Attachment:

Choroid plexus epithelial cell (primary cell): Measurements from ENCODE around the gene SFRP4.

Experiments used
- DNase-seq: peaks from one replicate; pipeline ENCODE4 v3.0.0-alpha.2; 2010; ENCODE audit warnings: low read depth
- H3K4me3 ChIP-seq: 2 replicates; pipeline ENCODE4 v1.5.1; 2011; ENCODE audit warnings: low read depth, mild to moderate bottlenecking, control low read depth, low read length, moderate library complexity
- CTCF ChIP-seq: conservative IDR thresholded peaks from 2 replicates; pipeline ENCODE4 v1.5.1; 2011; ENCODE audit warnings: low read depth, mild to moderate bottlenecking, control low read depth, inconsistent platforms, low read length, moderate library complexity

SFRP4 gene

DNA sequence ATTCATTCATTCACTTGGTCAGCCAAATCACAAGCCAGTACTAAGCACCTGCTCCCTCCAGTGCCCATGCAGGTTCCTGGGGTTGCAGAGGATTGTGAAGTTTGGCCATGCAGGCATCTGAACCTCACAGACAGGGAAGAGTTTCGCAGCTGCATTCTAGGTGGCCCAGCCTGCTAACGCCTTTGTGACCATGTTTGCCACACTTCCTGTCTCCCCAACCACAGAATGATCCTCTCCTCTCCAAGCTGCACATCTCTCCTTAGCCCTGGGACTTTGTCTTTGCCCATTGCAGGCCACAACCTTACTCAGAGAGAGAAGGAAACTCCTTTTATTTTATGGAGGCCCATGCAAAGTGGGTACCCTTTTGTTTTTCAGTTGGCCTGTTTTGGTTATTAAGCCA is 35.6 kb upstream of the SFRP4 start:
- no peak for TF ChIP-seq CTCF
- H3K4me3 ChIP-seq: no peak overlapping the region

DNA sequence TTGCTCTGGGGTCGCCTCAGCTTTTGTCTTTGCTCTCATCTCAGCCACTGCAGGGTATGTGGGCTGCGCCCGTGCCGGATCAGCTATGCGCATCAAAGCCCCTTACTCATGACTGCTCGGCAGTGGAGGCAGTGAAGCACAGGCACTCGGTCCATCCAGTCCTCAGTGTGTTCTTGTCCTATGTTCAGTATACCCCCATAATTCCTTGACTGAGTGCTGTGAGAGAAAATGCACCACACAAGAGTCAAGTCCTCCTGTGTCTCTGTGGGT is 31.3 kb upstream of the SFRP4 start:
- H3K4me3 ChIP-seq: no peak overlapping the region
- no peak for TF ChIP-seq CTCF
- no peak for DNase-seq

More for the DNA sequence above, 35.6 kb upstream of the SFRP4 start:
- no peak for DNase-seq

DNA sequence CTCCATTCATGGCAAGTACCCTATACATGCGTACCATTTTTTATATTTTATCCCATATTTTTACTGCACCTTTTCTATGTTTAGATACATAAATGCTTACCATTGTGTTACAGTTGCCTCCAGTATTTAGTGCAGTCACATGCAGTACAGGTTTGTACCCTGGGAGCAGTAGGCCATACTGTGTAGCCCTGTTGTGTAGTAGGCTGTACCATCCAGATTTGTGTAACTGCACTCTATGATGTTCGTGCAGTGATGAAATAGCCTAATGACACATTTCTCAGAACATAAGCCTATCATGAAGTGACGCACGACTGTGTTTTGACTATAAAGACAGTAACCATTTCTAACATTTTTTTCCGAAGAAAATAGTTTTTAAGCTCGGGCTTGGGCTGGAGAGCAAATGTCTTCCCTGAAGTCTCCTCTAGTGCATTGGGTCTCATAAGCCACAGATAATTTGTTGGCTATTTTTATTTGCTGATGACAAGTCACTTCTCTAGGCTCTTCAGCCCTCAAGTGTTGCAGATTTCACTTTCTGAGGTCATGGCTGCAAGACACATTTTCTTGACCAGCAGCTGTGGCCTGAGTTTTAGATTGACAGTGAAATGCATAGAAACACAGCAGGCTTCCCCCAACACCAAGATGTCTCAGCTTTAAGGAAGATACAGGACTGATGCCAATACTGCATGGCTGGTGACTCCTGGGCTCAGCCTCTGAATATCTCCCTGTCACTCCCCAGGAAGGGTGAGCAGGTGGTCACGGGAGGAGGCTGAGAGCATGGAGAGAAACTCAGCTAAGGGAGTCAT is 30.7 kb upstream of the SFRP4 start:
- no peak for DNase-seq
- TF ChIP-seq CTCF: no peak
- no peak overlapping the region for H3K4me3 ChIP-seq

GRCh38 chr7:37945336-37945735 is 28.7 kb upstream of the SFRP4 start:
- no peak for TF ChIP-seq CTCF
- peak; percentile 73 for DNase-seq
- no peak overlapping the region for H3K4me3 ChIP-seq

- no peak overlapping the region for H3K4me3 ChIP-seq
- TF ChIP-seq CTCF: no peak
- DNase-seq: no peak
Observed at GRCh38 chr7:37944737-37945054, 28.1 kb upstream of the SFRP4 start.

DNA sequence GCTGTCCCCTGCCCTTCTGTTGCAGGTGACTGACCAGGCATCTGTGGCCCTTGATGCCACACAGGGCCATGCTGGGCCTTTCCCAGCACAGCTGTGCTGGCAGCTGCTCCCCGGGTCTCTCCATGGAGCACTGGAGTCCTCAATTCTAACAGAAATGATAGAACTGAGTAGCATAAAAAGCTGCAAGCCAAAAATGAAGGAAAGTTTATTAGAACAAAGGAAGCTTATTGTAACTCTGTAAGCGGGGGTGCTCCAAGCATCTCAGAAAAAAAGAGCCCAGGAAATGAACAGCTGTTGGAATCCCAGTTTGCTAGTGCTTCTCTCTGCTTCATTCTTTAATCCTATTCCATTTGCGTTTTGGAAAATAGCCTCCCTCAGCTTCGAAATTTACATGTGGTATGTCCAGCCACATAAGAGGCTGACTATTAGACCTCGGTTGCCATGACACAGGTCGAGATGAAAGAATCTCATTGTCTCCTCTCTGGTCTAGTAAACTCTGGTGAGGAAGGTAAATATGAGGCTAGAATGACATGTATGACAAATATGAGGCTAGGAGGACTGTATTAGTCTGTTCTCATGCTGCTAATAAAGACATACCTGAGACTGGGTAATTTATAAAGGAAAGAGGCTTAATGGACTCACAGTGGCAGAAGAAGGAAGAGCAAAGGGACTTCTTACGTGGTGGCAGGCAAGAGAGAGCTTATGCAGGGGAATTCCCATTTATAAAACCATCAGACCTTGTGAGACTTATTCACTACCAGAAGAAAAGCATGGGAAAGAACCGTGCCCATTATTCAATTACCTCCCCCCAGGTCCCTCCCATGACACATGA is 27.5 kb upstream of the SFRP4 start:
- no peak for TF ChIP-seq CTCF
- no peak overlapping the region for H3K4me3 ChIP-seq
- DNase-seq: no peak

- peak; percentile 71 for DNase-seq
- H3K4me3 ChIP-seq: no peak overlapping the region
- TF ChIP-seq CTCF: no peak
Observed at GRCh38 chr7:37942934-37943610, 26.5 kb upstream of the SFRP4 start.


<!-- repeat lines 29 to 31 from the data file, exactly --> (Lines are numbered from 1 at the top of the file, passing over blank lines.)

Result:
- no peak for TF ChIP-seq CTCF
- no peak overlapping the region for H3K4me3 ChIP-seq
- DNase-seq: no peak